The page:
Britain's phone-hacking row will cast a shadow over the rest of David Cameron's premiership and make it tough for him to enact planned reforms, even if it is unlikely to force him from his job, analysts said.
Cameron faced a barrage of questions over the crisis in an emergency parliament session on Wednesday that focused on his decision to hire former News of the World editor Andy Coulson as his media chief.
While he may get some respite as lawmakers start their summer recess Thursday, with a police investigation and a public inquiry ongoing the crisis is not going to go away.
"This is something that will come back and haunt David Cameron periodically for the next couple of years," Tim Bale, professor of politics at Sussex University, told AFP.
The Conservative leader hired Coulson in 2007, just months after the journalist resigned as editor of Rupert Murdoch's News of the World tabloid, which has since been shut down.
Coulson quit after the paper's royal editor Clive Goodman and a private investigator, Glenn Mulcaire, were jailed for hacking the phones of people including members of the royal household.
After helping Cameron win the election last year, Coulson resigned in January citing pressure over the scandal.
He was arrested on July 8 on charges of intercepting mobile phone voicemails and illegally paying police for information.
In a damaging further revelation, it emerged that Coulson was advised by his former deputy Neil Wallis, who was also arrested this month and whose subsequent employment by Scotland Yard led to the resignation of the force's chief.
Opposition Labour leader Ed Miliband has repeatedly called on Cameron to apologise for hiring Coulson.
Cameron on Wednesday said that with "hindsight" he would not have hired Coulson but said he would only say sorry if his former press chief was found to have committed a crime.
"To be honest, Cameron is damaged goods," said Roy Greenslade, a professor of journalism at London's City University, wrote in The Guardian, the paper that helped break the story.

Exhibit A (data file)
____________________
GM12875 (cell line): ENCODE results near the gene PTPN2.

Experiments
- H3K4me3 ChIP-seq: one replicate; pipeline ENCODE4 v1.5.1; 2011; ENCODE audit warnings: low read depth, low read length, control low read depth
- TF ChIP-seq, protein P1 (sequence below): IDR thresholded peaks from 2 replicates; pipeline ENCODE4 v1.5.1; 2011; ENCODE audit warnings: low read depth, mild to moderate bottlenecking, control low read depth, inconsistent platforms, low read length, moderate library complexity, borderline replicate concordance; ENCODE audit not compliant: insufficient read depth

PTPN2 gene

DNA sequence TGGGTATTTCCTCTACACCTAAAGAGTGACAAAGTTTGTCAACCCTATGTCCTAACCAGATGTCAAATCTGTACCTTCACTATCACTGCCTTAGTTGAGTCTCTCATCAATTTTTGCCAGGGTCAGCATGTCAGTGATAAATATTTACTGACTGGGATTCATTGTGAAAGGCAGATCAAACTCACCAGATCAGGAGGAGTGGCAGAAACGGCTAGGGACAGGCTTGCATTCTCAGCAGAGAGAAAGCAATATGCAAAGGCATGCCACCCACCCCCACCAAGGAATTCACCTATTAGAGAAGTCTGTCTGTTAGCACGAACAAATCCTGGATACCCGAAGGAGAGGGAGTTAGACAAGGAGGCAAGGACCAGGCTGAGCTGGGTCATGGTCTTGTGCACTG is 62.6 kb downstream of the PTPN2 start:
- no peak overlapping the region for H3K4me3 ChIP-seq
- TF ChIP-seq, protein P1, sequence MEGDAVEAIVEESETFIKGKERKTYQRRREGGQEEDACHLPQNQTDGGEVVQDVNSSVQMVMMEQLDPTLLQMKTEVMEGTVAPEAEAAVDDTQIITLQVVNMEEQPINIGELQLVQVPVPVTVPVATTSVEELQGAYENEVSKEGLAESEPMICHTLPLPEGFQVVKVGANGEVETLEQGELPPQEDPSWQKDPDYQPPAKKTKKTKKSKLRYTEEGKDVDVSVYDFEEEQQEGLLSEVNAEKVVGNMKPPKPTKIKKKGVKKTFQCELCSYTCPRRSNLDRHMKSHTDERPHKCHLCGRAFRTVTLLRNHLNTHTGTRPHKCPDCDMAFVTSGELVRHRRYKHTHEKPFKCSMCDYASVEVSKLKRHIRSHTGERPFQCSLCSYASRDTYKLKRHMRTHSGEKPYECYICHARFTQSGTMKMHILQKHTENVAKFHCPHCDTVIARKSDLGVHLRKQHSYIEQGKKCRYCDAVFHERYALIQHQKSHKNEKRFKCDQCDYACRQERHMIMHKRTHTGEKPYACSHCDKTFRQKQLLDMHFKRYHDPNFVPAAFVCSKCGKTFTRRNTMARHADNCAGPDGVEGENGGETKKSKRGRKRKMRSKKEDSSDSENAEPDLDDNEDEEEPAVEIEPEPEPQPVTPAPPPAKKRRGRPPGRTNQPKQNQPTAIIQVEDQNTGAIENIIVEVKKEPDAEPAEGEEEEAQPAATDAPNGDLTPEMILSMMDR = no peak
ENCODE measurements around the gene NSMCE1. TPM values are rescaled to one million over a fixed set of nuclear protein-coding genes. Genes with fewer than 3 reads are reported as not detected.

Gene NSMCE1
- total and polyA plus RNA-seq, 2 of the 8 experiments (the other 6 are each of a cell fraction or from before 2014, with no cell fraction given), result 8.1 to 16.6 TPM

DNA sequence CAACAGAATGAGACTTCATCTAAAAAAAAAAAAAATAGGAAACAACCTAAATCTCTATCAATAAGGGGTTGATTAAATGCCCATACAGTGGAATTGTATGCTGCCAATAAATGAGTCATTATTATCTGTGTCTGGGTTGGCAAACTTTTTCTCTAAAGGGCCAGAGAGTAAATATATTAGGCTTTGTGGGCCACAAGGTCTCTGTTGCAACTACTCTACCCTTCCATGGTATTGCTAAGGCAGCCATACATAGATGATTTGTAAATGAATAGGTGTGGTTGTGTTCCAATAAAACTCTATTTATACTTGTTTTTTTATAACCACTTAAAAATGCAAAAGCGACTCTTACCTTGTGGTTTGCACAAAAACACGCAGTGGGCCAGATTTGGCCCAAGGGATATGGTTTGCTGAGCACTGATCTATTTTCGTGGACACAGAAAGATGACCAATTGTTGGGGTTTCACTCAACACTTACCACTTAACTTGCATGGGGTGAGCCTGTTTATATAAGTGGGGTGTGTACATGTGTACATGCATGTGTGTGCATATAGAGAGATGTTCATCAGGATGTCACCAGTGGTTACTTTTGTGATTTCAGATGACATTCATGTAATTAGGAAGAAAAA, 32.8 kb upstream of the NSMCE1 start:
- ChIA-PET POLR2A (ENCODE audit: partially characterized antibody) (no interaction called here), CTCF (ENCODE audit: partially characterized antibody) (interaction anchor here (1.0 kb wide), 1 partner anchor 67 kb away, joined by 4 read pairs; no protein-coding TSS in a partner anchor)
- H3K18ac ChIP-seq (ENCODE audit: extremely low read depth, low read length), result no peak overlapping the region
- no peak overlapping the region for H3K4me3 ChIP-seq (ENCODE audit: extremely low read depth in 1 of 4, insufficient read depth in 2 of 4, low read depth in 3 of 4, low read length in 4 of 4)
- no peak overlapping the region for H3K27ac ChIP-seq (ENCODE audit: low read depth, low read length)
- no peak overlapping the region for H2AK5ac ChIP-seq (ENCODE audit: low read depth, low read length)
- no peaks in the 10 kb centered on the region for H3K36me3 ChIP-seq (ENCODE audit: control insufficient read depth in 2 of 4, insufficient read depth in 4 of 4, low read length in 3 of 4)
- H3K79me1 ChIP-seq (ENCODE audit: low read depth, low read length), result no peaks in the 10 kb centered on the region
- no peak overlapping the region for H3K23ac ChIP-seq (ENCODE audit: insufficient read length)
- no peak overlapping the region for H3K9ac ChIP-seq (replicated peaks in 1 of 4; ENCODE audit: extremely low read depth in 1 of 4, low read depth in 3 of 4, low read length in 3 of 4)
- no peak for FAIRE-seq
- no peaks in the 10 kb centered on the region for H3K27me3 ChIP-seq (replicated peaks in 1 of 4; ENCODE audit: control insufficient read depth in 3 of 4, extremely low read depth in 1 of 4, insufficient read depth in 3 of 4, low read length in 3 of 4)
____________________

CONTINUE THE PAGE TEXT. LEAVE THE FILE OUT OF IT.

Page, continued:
"He dithers and he dissembles. And the mud will stick because this story isn't going to go away in the coming months, even years, because of the various inquiries."
Analysts said the scandal would be a distraction from the 15-month-old coalition government's radical programme of austerity measures, which it is pushing through in a bid to cut Britain's record deficit.
Victoria Honeyman, a lecturer in politics at Leeds University, said Cameron's premiership had not been fatally damaged by the scandal -- yet.
"I think at the moment as it stands, David Cameron can recover," she told AFP.
"If Andy Coulson is convicted that might change the situation. If it continues to get worse and if it continues to pull more people in, David Cameron is going to struggle to maintain his own innocence."
One problem was the "drip-drip" effect with further stories emerging in the scandal, possible criminal trials and the public inquiry which is not set to report for at least 12 months, she said.
"You could be talking two to three years before you see the end of it," she said.
Honeyman said she saw no immediate threat to Cameron's coalition with the Liberal Democrat party.
British voters were more likely to be concerned about the fragile economy, jobs and other issues affecting their day-to-day lives, she added -- echoing remarks made by Cameron himself, who has vowed not to lose focus.
Greenslade said however that the centrist Liberal Democrats could seek to regain the political capital they lost by joining a coalition with the centre-right Conservatives and abandoning their support of Cameron.